Nicola Sturgeon ‘sparked France quarantine cut-off 24 hours earlier than planned’ causing 30 hour panic to get home
NICOLA Sturgeon and other UK leaders forced the France quarantine cut-off to be brought forward by 24 hours last night.
Devolved leaders had discussions with the UK Government after 9pm to discuss the new quarantine measures and when they would come in to force.
Nicola Sturgeon is said to have fought for France’s quarantine to come in earlier than the UK Government suggested[/caption]
It’s understood that Downing Street wanted to have the quarantine cut off on Sunday to give people more time to return home before having to self-isolate for two weeks.
But during the call Scottish First Minister Nicola Sturgeon and Welsh First Minister Mark Drakeford joined forces to bring in the measures quicker, Government sources claimed.
Now Brits coming in after 4am on Saturday morning will have to quarantine for 14 days when they get home.
Mr Shapps fuelled the chaos last night when he announced the radical moves would be for people who “come back from Sunday”.
At the daily briefing in Edinburgh today, Ms Sturgeon insisted it had been “imperative” to act as quickly as possible.
She said: “Where we have a situation where we think a situation in a particular country has deteriorated we cannot hang around before we impose quarantine.
“There is a real imperative to act as quickly as possible.”
The day of notice is more than travellers in Spain had – when the news of their quarantine broke with just a few hours of notice.
And residents in the North of England were told just over two hours in advance of their fresh local lockdown a fortnight ago.
160,000 Brits are in France at the moment, the Department for Transport estimates.
Thousands are desperately trying to get back to the UK before the new rules come into force.
As BA flight prices rocketed from £664 to £770, Eurotunnel Le Shuttle warned all shuttles are fully booked until tomorrow and there is no “additional capacity” being added.
There are winding queues building to board ferries at Calais for Dover – with passengers struggling to get last minute tickets.
Cars queuing up to leave Dover today to beat the quarantine[/caption]
Welsh First Minister Mark Drakeford also teamed up with Ms Sturgeon[/caption]
Brits have just hours to get back before they have to quarantine[/caption]
Queus at Nice airport in France[/caption]
Brits are being told not to turn up at ports without tickets as they will likely be turned away.
Mr Shapps told Sky News: “Don’t just turn up because you will almost certainly be disappointed and it will just create queues which no one wants to see.”
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IT manager Lewis Kitson, 37, said: “This is just a complete shambles. It’s chaos. They’re making it up as they go along now.
“They can’t justify this. It’s guess work. I’m not bothered about quarantine if I’m too late. I’ve just come through France on a road trip. I’m trying to book to get home.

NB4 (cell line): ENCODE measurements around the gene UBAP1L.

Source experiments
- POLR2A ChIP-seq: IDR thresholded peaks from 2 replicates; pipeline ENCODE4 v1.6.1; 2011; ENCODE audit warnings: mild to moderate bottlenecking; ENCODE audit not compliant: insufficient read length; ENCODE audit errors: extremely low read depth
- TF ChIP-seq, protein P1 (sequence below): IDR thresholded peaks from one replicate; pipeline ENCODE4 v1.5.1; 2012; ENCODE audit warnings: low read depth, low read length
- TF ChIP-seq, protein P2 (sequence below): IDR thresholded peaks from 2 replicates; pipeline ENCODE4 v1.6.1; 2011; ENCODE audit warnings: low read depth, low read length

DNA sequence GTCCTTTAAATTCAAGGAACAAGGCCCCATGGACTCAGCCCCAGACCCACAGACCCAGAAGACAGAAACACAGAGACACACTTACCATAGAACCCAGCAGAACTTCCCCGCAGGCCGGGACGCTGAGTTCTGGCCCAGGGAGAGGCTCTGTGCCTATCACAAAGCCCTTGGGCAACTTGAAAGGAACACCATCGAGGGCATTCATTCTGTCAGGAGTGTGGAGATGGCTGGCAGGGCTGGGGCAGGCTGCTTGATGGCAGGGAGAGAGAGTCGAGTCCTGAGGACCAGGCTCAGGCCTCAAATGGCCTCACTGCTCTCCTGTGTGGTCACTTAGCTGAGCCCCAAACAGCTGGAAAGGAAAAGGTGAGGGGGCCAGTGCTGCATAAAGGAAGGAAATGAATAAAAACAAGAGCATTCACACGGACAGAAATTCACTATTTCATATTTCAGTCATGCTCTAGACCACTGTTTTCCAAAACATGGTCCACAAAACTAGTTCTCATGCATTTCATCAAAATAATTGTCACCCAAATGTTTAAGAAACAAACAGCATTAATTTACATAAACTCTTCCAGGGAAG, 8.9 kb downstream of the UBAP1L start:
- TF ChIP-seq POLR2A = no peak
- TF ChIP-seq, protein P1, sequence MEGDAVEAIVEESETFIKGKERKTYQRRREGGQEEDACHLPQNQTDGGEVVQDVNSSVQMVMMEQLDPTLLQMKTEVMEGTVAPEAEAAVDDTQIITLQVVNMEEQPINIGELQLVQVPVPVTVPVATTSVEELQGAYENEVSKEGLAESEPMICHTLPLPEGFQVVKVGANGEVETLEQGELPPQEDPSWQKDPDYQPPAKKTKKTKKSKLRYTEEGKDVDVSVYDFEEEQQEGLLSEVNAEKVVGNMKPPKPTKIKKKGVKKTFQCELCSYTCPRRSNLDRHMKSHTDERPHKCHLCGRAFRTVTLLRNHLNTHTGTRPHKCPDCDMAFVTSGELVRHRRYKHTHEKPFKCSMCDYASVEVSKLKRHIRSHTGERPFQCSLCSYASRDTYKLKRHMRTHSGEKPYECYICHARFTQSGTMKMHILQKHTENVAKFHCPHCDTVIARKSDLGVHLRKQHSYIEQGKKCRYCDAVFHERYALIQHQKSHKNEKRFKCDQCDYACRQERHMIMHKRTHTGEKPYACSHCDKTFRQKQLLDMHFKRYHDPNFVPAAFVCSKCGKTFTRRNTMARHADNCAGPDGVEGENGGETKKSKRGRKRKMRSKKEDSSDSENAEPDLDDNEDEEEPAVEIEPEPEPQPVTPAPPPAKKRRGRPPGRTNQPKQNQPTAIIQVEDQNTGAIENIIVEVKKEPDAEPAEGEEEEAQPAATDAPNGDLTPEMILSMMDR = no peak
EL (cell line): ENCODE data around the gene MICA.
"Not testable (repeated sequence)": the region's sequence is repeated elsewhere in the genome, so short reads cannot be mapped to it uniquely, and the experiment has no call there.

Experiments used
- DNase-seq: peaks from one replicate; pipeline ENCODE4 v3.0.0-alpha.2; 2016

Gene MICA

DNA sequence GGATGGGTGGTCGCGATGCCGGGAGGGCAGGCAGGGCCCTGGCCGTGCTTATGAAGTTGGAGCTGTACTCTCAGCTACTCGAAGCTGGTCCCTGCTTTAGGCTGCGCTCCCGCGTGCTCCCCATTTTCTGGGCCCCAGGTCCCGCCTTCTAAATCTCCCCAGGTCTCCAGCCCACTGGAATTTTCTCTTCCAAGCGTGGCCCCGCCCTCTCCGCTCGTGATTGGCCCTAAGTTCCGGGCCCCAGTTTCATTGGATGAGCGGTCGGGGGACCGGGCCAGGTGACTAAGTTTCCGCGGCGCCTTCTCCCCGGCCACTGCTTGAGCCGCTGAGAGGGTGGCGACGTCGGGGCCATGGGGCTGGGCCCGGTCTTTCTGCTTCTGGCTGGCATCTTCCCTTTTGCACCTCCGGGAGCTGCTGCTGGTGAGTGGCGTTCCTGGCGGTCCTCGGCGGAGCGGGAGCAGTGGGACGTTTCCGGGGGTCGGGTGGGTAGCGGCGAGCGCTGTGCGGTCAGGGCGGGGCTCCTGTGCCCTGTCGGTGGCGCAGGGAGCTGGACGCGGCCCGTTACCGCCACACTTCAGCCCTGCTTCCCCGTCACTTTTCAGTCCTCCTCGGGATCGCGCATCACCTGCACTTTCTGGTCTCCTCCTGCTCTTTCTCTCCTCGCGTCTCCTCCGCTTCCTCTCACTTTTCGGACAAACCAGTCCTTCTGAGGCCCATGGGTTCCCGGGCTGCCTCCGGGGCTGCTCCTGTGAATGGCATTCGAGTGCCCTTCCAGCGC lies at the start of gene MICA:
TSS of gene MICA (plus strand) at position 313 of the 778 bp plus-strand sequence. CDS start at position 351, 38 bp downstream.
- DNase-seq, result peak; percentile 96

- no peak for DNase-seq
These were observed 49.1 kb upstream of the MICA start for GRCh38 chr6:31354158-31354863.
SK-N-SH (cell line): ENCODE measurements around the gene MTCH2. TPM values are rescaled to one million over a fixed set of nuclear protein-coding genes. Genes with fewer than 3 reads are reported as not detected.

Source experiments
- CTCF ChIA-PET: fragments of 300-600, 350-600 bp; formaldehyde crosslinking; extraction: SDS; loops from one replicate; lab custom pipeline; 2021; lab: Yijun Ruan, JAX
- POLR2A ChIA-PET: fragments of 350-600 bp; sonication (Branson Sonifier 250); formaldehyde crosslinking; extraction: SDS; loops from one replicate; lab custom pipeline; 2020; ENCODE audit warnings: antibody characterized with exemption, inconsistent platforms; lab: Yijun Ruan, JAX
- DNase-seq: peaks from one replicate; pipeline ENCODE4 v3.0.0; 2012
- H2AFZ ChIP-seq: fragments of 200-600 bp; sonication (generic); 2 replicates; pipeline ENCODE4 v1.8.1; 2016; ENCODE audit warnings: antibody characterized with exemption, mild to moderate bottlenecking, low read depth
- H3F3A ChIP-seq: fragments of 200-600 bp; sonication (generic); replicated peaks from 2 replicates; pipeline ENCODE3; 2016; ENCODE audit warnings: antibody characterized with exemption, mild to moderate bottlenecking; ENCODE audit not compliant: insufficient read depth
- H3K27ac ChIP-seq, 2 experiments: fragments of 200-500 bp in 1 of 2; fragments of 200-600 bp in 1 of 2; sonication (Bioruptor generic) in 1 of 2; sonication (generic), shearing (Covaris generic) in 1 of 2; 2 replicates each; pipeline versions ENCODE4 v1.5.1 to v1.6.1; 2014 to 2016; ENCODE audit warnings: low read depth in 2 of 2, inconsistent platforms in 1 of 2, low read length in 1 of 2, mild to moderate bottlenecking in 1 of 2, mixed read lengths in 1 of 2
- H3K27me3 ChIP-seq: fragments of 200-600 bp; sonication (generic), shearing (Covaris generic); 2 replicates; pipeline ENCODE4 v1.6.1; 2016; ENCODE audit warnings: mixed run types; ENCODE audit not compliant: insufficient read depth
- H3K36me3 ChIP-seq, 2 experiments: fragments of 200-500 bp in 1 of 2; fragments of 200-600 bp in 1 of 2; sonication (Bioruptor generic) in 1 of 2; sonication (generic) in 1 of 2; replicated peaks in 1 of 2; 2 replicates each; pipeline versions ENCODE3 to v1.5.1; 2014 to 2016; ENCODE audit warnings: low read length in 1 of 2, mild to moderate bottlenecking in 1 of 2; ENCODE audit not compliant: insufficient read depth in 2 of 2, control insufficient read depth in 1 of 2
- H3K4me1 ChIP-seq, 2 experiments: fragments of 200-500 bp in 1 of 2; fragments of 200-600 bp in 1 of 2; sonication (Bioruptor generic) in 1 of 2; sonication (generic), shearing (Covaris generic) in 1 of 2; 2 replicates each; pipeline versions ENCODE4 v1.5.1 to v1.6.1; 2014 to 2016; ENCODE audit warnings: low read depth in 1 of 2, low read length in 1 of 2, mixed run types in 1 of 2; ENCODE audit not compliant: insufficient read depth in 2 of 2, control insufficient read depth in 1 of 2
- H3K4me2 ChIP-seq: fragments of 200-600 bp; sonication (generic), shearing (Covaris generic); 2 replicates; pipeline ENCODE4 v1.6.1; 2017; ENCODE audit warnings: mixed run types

“They’ll have to put me in prison before I comply with quarantine.
“The whole thing is ridiculous. It’s still not enough time. I’m really trying to get a ferry booked. It’s a disgrace.”
And another returning Brit revealed she was forced to quit her job on a superyacht in the south of France over fears quarantine would make her miss her first few weeks at university.
The 21-year-old stewardess, who arrived into London’s St Pancras International at 9am today, said: “I don’t think the quarantine is a good thing at all. I think it is so stupid.
“There is nothing whatsoever stopping anyone visiting their friends and family when they have been travelling.”
The Sun can reveal concerned medics intervened to warn the PM that France’s numbers were starting to spiral out of control.
France recorded 2,669 new Covid-19 cases yesterday — a record outside of lockdown – and the infection rate over 14 days rose to 32.1 per 100,000.
The PM risks a row with France’s president Emmanuel Macron, who was on holiday yesterday in the South of France.
Passengers wait at Gare du Nord in Paris to get back home[/caption]
Brits caught short as they scramble home:
British tourists in France are being charged hundreds of pounds to return home before quarantine restrictions are imposed.
British Airways hiked fares up to nine times for passengers returning from the south of France.
The final seats on its afternoon and evening flights from Nice to London were costing €727 and €854 – compared to E102 for passengers flying next Monday, a kayak.co.uk search showed.
DFDS Seaways doubled fares for ferry passengers sailing from Calais to Dover yesterday, with two passengers and one car costing £196, compared to the £109 next week, a directferries.com search showed.
P&O ferries had availability last evening – but prices were at least £200 a car, rather than £90 on normal days.
The lowest priced Eurostar tickets available this morning were £210.
Travellers willing to pay these inflated fares could still miss out due to many services already being fully booked
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France’s secretary of state for European affairs said the UK decision would lead to “reciprocal measures” across the Channel.
Clement Beaune tweeted: “A British decision which we regret and which will lead to reciprocal measures, all in hoping for a return for normal as soon as possible.”